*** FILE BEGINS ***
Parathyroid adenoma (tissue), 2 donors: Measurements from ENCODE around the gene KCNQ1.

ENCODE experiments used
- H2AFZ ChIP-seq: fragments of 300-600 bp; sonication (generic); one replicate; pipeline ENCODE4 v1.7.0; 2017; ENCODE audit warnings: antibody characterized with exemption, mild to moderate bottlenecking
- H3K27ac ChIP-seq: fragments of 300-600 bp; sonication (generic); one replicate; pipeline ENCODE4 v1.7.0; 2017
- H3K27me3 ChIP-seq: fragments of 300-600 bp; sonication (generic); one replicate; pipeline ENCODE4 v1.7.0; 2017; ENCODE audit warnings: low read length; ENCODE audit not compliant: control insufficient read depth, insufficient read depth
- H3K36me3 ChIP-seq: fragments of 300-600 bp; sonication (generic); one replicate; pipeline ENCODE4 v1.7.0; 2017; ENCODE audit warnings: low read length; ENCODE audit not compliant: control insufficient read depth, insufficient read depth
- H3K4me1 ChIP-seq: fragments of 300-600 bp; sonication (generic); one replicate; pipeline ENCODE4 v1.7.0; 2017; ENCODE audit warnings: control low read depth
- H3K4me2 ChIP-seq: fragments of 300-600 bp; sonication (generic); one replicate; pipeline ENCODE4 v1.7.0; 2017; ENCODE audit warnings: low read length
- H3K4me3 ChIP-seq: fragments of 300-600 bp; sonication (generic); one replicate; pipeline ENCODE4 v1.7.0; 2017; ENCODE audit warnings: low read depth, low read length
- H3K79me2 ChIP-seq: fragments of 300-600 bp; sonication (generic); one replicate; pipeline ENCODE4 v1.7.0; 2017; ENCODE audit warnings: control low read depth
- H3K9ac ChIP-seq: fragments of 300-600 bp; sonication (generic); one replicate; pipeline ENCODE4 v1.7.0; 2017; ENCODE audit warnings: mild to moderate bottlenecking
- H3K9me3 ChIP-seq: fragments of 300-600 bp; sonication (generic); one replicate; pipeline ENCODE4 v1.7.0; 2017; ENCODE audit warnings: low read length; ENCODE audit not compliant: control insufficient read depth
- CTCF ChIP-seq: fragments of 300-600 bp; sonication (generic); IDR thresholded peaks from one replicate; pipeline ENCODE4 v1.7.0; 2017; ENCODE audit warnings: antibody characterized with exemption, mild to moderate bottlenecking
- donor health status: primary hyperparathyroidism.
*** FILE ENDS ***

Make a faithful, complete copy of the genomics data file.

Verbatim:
Parathyroid adenoma (tissue), 2 donors: Measurements from ENCODE around the gene KCNQ1.

ENCODE experiments used
- H2AFZ ChIP-seq: fragments of 300-600 bp; sonication (generic); one replicate; pipeline ENCODE4 v1.7.0; 2017; ENCODE audit warnings: antibody characterized with exemption, mild to moderate bottlenecking
- H3K27ac ChIP-seq: fragments of 300-600 bp; sonication (generic); one replicate; pipeline ENCODE4 v1.7.0; 2017
- H3K27me3 ChIP-seq: fragments of 300-600 bp; sonication (generic); one replicate; pipeline ENCODE4 v1.7.0; 2017; ENCODE audit warnings: low read length; ENCODE audit not compliant: control insufficient read depth, insufficient read depth
- H3K36me3 ChIP-seq: fragments of 300-600 bp; sonication (generic); one replicate; pipeline ENCODE4 v1.7.0; 2017; ENCODE audit warnings: low read length; ENCODE audit not compliant: control insufficient read depth, insufficient read depth
- H3K4me1 ChIP-seq: fragments of 300-600 bp; sonication (generic); one replicate; pipeline ENCODE4 v1.7.0; 2017; ENCODE audit warnings: control low read depth
- H3K4me2 ChIP-seq: fragments of 300-600 bp; sonication (generic); one replicate; pipeline ENCODE4 v1.7.0; 2017; ENCODE audit warnings: low read length
- H3K4me3 ChIP-seq: fragments of 300-600 bp; sonication (generic); one replicate; pipeline ENCODE4 v1.7.0; 2017; ENCODE audit warnings: low read depth, low read length
- H3K79me2 ChIP-seq: fragments of 300-600 bp; sonication (generic); one replicate; pipeline ENCODE4 v1.7.0; 2017; ENCODE audit warnings: control low read depth
- H3K9ac ChIP-seq: fragments of 300-600 bp; sonication (generic); one replicate; pipeline ENCODE4 v1.7.0; 2017; ENCODE audit warnings: mild to moderate bottlenecking
- H3K9me3 ChIP-seq: fragments of 300-600 bp; sonication (generic); one replicate; pipeline ENCODE4 v1.7.0; 2017; ENCODE audit warnings: low read length; ENCODE audit not compliant: control insufficient read depth
- CTCF ChIP-seq: fragments of 300-600 bp; sonication (generic); IDR thresholded peaks from one replicate; pipeline ENCODE4 v1.7.0; 2017; ENCODE audit warnings: antibody characterized with exemption, mild to moderate bottlenecking
- donor health status: primary hyperparathyroidism.